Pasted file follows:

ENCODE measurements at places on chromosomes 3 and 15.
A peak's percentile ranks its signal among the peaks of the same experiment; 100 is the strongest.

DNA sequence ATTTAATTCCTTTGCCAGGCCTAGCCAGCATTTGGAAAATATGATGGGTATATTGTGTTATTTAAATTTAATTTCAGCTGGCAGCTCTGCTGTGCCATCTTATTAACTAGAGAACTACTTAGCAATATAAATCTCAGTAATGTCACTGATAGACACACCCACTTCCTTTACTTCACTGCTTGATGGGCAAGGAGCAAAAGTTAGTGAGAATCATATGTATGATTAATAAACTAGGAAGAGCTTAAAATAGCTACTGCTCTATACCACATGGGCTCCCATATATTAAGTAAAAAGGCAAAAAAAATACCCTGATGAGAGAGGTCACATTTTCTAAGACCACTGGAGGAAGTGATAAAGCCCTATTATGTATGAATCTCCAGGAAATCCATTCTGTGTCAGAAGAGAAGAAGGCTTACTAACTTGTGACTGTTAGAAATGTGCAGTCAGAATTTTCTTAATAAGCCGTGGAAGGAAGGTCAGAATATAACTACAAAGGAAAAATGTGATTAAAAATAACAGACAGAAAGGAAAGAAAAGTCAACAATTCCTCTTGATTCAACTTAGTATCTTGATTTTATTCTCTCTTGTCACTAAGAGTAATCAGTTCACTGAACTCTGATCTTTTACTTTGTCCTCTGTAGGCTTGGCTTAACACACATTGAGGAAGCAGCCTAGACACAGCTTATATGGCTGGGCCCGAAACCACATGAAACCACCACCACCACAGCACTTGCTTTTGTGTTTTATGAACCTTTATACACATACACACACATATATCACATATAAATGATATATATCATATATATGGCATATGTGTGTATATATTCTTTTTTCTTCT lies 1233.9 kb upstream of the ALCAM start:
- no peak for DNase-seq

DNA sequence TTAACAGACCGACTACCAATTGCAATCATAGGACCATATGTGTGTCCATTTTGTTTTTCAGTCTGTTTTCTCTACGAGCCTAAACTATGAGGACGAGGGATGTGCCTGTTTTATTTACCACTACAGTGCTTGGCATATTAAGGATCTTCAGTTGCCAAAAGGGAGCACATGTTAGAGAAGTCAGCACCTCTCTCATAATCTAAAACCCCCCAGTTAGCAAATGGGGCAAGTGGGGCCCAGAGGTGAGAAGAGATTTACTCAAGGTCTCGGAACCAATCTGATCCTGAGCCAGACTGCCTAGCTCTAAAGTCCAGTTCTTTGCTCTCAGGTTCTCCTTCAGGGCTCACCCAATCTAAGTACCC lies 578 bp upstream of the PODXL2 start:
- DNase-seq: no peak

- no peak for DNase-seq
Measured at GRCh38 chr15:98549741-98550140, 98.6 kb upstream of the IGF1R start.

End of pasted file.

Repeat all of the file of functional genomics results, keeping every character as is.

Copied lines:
ENCODE measurements at places on chromosomes 3 and 15.
A peak's percentile ranks its signal among the peaks of the same experiment; 100 is the strongest.

DNA sequence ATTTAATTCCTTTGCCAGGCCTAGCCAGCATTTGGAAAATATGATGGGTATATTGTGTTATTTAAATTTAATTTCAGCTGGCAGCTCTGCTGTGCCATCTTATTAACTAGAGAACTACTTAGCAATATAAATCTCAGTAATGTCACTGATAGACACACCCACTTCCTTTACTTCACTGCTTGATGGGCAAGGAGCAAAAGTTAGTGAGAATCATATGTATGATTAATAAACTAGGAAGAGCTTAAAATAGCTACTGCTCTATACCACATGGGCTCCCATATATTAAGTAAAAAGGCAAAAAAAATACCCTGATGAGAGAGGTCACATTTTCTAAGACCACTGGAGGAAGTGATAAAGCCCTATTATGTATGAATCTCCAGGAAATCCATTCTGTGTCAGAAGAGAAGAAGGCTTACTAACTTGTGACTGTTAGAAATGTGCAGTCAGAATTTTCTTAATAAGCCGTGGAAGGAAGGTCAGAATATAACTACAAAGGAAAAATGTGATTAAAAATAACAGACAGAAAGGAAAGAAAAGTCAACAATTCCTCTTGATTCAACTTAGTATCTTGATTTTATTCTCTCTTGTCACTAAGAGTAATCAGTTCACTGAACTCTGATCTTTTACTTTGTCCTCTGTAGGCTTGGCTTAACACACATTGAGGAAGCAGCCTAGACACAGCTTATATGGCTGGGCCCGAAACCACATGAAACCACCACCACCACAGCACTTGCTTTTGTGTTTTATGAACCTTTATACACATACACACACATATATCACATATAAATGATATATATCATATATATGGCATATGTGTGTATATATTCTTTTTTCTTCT lies 1233.9 kb upstream of the ALCAM start:
- no peak for DNase-seq

DNA sequence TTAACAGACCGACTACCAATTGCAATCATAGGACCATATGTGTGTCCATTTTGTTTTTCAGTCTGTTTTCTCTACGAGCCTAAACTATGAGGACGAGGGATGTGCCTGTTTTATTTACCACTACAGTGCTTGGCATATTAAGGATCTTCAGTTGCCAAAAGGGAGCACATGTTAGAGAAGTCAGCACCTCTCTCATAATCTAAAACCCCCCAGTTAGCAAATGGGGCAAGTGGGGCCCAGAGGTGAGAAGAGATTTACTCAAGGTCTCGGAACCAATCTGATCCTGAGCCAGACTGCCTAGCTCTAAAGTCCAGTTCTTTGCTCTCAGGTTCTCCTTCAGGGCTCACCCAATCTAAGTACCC lies 578 bp upstream of the PODXL2 start:
- DNase-seq: no peak

- no peak for DNase-seq
Measured at GRCh38 chr15:98549741-98550140, 98.6 kb upstream of the IGF1R start.